WIN Partner Feature

Special issue for the World Water Week

From the High Level Political Forum, to World Water Week in Stockholm, from scrutiny of services, to preparations for the future, fair and sustainable water solutions are increasingly elevated on the international agenda. WIN has asked several partners about their work, and what immediate actions they see as crucial to help ensure water integrity across the globe. This is what our partners End Water Poverty, Inter-American Development Bank, International Water Management Institute,Stockholm International Water Institute, Water Witness International and World Resources Institute have to say!

End Water Poverty (EWP)

Credit: LNW Consulting

What do you believe is the unique selling point of your organization’s work in the WASH sector?

Although there are numerous WASH coalitions, End Water Poverty’s focus on human rights to safely managed water and sanitation has enabled the coalition to lead on accountability work within the sector. In July 2018, we (in partnership with WSSCC, Watershed Consortium, Coalition Eau and with the support of Sanitation and Water for All) launched a global report on national accountability mechanisms. End Water Poverty is always keen to work with its members as well as non-WASH organisations in order to deliver key messages for SDG6. Through Water Action Month (our annual campaign), we are able to engage civil society organizations and non-government organizations around the world, amplifying a united and global voice ahead of, during and after World Water Day.  Our members are very important to us!. Each month, we provide a platform for one of our members to showcase their work and provide them with the visibility they require.

Do you have any brief thoughts/takeaway about the High Level Political Forum in relation to SDG6?

Overall what struck us the most was the huge emphasise only on water. Sanitation and hygiene were left out from the main session during the first day of the HLPF. We were hoping to see or hear more discussions around the interlinkages between Goal 6 and the other Sustainable Development Goals and issues (such as health, education and hygiene) but unfortunately this was also missing. The word ‘accountability’ was used countless times during HLPF sessions and side events. However, there were no solutions or details provided (not even a definition). But we were very grateful to have a side event at the HLPF, hosted by the Permanent Mission of Sri Lanka to the UN to launch our recent report on national accountability mechanisms. During this event, we presented on what accountability means, the findings of the report as well as recommendations per stakeholder (governments, Civil Society Organizations (CSOs), development partners and UN agencies). You can read our report here.  More information on our event(s) at the World Water Week are available here.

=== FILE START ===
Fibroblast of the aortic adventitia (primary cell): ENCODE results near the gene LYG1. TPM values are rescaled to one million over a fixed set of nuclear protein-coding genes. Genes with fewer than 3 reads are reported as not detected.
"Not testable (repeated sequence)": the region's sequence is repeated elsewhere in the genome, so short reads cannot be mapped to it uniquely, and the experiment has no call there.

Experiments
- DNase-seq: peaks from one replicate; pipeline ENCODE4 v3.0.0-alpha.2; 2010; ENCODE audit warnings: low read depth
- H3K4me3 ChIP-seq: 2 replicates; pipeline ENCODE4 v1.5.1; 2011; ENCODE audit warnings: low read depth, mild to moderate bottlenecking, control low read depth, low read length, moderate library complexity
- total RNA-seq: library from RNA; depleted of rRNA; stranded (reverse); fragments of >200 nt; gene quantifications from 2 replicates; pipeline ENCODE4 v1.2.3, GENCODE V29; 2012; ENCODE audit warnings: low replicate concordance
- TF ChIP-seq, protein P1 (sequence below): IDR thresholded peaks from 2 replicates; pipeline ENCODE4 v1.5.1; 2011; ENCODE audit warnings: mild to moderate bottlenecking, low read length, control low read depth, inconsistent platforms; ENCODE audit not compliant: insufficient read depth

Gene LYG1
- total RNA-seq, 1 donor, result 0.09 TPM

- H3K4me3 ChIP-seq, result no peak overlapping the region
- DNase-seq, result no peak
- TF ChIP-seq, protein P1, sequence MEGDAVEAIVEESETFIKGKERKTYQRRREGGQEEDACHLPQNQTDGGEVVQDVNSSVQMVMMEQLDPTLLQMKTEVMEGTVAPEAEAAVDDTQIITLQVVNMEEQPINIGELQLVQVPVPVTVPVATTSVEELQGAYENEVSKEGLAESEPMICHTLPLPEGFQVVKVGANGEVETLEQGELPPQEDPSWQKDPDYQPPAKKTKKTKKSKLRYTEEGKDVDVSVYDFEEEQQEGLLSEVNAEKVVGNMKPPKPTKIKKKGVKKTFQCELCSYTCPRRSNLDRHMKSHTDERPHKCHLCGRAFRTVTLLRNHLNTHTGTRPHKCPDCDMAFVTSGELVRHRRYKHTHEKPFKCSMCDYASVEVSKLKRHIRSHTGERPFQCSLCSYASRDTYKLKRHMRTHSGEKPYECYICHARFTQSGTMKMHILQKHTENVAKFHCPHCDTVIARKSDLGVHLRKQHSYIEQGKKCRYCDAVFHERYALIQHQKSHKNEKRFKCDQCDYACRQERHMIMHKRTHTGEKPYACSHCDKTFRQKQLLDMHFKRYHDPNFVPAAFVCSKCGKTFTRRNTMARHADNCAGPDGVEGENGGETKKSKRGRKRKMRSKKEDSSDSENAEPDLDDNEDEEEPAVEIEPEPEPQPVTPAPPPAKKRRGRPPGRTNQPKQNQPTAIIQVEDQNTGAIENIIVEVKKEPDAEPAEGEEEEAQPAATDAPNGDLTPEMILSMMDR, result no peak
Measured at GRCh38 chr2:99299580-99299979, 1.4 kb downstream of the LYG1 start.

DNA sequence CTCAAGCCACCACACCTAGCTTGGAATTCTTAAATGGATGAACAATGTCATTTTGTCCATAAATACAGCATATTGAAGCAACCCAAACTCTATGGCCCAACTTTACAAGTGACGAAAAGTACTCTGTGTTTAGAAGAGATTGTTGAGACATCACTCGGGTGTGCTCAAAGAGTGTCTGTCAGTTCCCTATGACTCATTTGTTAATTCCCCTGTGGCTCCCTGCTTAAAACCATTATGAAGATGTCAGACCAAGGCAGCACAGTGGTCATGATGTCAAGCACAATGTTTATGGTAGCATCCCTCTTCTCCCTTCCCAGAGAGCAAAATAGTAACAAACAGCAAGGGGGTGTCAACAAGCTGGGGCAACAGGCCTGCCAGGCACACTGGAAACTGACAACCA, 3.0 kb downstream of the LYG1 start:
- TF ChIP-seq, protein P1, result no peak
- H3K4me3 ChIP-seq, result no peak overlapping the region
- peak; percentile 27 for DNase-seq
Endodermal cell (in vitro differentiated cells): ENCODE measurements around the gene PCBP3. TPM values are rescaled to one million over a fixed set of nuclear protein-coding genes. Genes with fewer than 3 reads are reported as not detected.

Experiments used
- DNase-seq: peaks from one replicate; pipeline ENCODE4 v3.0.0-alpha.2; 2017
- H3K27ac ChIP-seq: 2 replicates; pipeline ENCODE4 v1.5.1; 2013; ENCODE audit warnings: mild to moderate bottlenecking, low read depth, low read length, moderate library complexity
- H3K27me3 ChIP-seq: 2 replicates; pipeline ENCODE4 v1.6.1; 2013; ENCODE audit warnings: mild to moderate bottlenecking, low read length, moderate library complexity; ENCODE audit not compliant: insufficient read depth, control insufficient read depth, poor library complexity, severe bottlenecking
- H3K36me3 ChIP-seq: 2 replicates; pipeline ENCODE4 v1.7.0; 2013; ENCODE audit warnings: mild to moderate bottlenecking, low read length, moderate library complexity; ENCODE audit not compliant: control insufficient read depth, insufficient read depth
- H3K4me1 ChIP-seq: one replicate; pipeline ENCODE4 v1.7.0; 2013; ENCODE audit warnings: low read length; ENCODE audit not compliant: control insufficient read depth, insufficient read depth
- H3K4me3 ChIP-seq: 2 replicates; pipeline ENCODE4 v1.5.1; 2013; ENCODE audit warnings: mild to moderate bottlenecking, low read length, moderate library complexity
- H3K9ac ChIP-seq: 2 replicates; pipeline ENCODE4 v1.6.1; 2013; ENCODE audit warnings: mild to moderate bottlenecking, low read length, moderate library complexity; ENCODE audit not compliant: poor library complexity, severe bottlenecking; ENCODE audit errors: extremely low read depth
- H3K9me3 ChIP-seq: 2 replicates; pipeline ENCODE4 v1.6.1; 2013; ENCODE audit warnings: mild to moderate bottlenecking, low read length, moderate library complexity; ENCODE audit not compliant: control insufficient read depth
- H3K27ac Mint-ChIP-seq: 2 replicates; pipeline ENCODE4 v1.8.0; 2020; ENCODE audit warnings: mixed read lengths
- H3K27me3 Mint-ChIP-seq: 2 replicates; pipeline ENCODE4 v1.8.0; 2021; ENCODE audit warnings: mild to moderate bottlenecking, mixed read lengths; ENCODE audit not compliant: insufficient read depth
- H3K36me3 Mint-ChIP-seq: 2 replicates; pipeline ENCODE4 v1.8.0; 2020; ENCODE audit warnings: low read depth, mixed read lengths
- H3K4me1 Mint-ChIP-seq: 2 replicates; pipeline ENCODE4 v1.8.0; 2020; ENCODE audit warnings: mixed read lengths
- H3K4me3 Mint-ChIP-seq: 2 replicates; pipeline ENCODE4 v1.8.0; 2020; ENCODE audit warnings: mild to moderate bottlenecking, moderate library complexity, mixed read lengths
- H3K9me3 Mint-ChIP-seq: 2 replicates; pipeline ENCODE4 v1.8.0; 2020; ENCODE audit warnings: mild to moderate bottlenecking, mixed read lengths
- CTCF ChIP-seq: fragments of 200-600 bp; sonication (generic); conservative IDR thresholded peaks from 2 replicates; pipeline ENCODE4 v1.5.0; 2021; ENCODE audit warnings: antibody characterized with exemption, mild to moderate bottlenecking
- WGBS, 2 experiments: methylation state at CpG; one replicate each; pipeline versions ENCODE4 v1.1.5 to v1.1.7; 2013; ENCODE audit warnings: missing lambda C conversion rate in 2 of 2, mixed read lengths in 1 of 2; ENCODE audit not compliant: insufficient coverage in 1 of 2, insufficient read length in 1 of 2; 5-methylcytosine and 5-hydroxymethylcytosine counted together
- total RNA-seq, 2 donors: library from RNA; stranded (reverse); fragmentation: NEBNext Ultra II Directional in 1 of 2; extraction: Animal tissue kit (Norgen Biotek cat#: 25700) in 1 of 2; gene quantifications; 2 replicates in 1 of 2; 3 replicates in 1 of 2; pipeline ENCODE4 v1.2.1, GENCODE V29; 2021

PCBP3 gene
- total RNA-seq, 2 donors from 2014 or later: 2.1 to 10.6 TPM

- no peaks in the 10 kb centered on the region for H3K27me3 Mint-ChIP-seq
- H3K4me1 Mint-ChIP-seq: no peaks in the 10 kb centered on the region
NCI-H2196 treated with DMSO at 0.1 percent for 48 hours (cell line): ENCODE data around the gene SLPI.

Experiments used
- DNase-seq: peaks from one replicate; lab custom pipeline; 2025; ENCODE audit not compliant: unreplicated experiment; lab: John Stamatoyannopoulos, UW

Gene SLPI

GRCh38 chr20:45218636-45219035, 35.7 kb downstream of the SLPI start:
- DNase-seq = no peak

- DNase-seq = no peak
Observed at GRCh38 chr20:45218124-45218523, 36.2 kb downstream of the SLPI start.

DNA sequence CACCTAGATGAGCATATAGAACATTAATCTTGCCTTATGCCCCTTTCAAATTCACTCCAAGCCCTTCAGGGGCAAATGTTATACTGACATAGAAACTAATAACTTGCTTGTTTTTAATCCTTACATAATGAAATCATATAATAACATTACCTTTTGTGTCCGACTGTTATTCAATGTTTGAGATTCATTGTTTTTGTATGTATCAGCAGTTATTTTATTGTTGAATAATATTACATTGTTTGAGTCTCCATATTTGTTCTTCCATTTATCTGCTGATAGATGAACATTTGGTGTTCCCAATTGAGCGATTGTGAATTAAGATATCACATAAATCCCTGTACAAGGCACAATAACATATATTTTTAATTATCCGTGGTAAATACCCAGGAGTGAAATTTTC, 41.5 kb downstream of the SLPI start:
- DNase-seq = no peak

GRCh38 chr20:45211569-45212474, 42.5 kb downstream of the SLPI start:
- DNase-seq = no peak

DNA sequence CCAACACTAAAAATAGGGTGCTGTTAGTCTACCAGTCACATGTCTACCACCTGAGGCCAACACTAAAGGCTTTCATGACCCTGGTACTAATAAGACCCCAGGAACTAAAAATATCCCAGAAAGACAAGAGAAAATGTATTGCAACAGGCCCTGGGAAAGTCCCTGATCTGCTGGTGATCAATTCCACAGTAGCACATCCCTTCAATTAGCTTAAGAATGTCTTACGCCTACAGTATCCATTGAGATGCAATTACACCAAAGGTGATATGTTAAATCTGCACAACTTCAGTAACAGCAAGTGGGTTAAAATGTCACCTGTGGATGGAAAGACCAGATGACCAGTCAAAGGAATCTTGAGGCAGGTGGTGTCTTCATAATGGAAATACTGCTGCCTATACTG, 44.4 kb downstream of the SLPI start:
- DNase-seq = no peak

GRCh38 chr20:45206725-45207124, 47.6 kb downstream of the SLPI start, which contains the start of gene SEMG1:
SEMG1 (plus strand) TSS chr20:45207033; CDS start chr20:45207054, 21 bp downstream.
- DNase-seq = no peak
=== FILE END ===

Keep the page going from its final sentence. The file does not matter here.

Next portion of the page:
What do you want to see coming out of the World Water Week?

We hope that the World Water Week will push for more accountability for progress towards the SDGs that involves all stakeholders. We are already three years into the Sustainable Development Goal Agenda and we cannot afford to lag behind.  The theme for the World Water Week this year is: Water, Ecosystems, and human development. We hope, that in the spirit of this theme, the World Water Week will have focused discussions on how to create links between the different sub themes of the water sustainable development goal objective and other topics such as health, education, gender.

What do you hope to see as an impactful change in the next year?

We hope to see the strengthening and development of national and regional advocacy strategies across regions in the pursuit to reach Goal 6 and our human rights to WASH. Unfortunately, many strategies and policies are still not aligned or have not been implemented. We would like for CSOs to have a voice and be part of the discussions on how to reach the SDGs, especially around accountability for the SDGs, such as being part of accountability platforms for the SDGs. Finally, we would like for all stakeholders to delve into the linkages between Goal 6 and all other SDGs in order to emphasise the importance of thinking outside silos and have a holistic approach in the way we implement our common development agenda.

What would be your target/action/goal for achieving water integrity? With whom would you like to engage to achieve it?